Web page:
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This is a heavily edited and abbreviated likeness of a page 9 article from the 9 Sep 1915 issue of the Simcoe Reformer. [Compiler's Comment:  The wintering site referred to in the following article concludes our Port Dover video. More comments at the end of this article.]

Our First European Explorers

The first discoverers known to have charted Lake Erie were two French missionary priests, Casson and Galinee, based at the French colonial village Montreal. Having learned of a chain of great connected lakes to the west  from visiting natives they set out from Montreal in July 1669 to explore the great western unknown.

They were accompanied by Sieur de la Salle, a representative of Louis XIV, King of France, who was armed with a commission to formally take possession of any new lands which might be discovered.

Taking with them several Frenchmen, a fellow from Holland, and an Algonquin native who could speak the Iroquois tongue, they set out in a flotilla of seven canoes on 6 Jul 1669, under the guidance of Seneca natives who had gone to Montreal the previous autumn to trade.

The missionaries both mapped the shore lines of their course as they journeyed, and wrote a diary or Relation (as they called it), of their adventures and experiences. (Although who's diary and when it was written is argued among scholars today.)

At the head of Lake Ontario (now the site of Hamilton, Ontario) at an Indian village called Tinawatawa, they met famous French freelance explorer Jolliet, on his adventurous way from the "Soo" to Montreal. While the Montreal expedition had been working its uncertain way west from Montreal toward the Soo (Sault Ste. Marie), Jolliet had been working his equally uncertain way east from the Soo to Montreal.

La Salle unexpectedly deserted his expeditionary companions and turned back toward Montreal with his old friend Jolliet, but Casson and Galinee, with seven other Frenchmen, resolutely plodded on their westward course.

Making a portage of some 30 miles from the west end of Lake Ontario, the missionary expedition finally reached a considerable river (the Grand River), down which they paddled to its junction with Lake Erie (at Dunnville in Haldimand County).

Turning westward along the lake shore, they arrived on 17 Oct 1889, at the mouth of a stream (River Lynn aka Patterson's Creek at Port Dover), and a little distance up this river they [established] winter quarters, as here they saw an abundance of game and wild fruits, and feared that, with winter fast approaching, they might "go farther and fare worse."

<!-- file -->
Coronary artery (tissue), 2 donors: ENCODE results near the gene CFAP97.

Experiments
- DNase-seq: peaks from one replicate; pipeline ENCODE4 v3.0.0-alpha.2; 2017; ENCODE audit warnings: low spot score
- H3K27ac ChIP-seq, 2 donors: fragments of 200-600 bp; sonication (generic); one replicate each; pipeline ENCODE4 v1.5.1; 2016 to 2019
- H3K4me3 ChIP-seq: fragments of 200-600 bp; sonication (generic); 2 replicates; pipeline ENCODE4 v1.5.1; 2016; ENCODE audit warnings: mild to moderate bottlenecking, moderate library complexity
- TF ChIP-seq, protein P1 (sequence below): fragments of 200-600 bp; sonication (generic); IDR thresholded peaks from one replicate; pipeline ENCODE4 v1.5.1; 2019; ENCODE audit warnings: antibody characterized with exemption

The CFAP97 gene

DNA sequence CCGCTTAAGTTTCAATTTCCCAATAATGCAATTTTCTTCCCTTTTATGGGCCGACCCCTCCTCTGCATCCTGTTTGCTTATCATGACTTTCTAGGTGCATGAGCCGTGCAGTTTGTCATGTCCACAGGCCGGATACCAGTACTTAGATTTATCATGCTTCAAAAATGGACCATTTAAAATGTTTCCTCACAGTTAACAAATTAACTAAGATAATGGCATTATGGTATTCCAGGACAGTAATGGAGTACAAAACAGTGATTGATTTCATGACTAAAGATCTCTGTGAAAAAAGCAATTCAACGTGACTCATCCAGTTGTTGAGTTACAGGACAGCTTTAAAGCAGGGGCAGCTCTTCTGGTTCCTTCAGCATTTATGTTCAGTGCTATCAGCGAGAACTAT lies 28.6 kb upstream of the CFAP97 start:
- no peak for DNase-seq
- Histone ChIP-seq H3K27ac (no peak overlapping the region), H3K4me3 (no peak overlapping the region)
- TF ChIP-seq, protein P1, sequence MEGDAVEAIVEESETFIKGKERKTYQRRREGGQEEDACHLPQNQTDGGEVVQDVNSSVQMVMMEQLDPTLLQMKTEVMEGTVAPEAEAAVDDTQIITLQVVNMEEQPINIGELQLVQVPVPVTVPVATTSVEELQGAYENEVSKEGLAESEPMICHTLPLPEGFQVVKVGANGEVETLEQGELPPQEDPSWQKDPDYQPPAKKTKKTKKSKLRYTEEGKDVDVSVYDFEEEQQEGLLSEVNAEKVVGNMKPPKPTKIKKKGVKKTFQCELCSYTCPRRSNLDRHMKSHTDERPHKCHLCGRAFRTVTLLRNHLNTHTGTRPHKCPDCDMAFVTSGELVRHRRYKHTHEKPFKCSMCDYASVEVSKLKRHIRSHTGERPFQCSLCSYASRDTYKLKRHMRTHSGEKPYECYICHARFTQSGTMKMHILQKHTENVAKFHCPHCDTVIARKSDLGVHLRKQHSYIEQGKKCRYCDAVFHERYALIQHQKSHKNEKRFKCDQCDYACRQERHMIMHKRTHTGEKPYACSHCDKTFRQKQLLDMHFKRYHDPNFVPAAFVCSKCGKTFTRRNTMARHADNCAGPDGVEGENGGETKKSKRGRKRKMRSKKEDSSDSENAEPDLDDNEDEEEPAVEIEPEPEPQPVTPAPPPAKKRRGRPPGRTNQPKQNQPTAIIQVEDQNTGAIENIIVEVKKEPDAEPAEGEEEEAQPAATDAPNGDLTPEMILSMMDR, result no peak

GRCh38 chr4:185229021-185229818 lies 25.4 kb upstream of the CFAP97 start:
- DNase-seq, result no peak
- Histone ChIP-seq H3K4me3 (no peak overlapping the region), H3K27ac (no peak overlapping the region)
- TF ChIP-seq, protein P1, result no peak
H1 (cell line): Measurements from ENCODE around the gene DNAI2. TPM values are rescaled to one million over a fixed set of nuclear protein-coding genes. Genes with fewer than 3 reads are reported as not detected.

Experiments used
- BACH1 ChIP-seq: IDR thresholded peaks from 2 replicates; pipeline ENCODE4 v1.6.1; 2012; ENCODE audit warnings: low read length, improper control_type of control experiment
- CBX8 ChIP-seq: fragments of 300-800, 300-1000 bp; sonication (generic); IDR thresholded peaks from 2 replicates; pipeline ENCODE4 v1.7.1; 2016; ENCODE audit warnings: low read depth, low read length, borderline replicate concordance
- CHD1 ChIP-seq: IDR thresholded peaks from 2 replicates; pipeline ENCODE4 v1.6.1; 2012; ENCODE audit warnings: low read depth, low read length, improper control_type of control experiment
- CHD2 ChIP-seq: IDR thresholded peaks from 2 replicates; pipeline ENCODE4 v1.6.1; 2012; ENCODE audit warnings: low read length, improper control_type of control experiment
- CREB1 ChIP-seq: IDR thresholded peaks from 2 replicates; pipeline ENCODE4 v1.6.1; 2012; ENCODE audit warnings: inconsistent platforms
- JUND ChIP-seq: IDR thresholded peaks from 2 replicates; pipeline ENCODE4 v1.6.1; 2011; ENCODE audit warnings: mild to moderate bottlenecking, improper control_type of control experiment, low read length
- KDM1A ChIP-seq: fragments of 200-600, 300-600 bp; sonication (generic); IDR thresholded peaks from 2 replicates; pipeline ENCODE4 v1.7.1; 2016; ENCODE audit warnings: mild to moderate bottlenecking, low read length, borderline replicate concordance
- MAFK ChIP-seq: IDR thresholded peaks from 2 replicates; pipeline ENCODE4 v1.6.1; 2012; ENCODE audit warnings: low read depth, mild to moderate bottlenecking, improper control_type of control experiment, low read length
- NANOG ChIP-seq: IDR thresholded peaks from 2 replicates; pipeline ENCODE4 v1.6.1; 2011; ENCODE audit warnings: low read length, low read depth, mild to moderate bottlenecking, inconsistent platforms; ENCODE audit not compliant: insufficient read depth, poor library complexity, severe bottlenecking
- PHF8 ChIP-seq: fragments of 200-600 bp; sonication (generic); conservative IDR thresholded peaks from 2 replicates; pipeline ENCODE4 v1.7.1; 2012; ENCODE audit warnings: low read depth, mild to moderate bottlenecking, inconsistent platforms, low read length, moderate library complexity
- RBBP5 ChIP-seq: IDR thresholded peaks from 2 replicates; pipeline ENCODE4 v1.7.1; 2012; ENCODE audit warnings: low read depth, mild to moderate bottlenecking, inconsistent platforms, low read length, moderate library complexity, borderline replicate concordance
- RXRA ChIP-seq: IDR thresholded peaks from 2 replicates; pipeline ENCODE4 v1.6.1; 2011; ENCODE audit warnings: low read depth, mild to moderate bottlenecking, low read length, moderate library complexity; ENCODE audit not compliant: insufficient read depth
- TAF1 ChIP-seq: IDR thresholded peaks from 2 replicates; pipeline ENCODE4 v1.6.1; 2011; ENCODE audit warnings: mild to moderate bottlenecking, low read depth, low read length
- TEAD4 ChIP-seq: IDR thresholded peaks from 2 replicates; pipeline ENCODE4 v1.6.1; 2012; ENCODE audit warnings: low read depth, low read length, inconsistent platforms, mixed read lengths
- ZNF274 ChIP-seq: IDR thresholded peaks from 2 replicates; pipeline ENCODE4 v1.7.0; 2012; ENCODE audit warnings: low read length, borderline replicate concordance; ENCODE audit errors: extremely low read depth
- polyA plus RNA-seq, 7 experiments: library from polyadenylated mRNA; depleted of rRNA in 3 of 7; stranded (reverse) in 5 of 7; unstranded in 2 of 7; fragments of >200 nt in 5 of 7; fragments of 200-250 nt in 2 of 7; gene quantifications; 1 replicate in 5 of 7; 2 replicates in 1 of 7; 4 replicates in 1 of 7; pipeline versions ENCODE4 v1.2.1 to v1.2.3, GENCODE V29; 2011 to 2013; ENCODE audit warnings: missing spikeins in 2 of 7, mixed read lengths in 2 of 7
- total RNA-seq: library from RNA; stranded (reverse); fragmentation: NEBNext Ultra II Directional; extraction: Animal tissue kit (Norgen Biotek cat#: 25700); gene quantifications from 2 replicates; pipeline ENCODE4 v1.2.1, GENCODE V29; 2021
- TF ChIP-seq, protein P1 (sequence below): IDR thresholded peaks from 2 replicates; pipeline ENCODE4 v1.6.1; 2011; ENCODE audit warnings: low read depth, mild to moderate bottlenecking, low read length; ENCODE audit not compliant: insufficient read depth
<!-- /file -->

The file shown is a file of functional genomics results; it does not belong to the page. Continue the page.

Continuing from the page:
Having settled comfortably for the winter in two log houses they erected (which, by the way, were the first houses erected in Southern Ontario, the foundations being yet plainly visible in 1915, they laid in a supply of foodstuffs.

We killed a considerable number of stags, hinds and roebucks, so that we began to have no longer any fear of suffering during the winter. We smoked the meat of nine large animals in such a manner that it could have kept for two or three years, and with this provision we awaited the winter with tranquility whilst hunting and making good provision of walnuts and chestnuts, which were there in great quantities.

The five months of winter passed happily and their narrative reads that on 23 Mar 1670: We all went to the lake shore to make and plant a cross in memory of so long a sojourn of Frenchmen as ours had been. We offered prayers there and resolved to set out on the 26th of March, the day of Annunciation.

Kneeling before their cross the missionaries took formal possession of this then pagan country in the name of God and civilization, affixing to the foot of the cross a metal plate upon which were the following words:

We, the undersigned, certify that we have seen, on the land of the lake named Erie, the arms of the King of France attached (to the foot of a cross) with this inscription: 
'The year of salvation, 1669, Clement IX being seated on the chair of St. Peter, Louis XIV reigning in France, Monsieur de Courcelles being governor of New France, and Monsieur Talon being intendant therein for the king, there arrived in this place two missionaries of the Seminary of Montreal, accompanied by seven other Frenchmen who, the first of all European people, have wintered on this lake, of which they have taken possession in the name of their king as of an unoccupied territory, by affixing his arms which they have attached here to the foot of the cross.'
 In testimony whereof we have signed the present certificate.
(Signed) Francois Dollier, priest of the Diocese of Nantes, in Brittany; De Gallinee, deacon of the Diocese of Rennes, in Brittany.

[Compiler's Comment: Historians are forever rewriting history as new evidence and fresh perspectives emerge. The foregoing article represents 1915 perceptions and evidence. Modern scholars might well quibble with some of its expression.]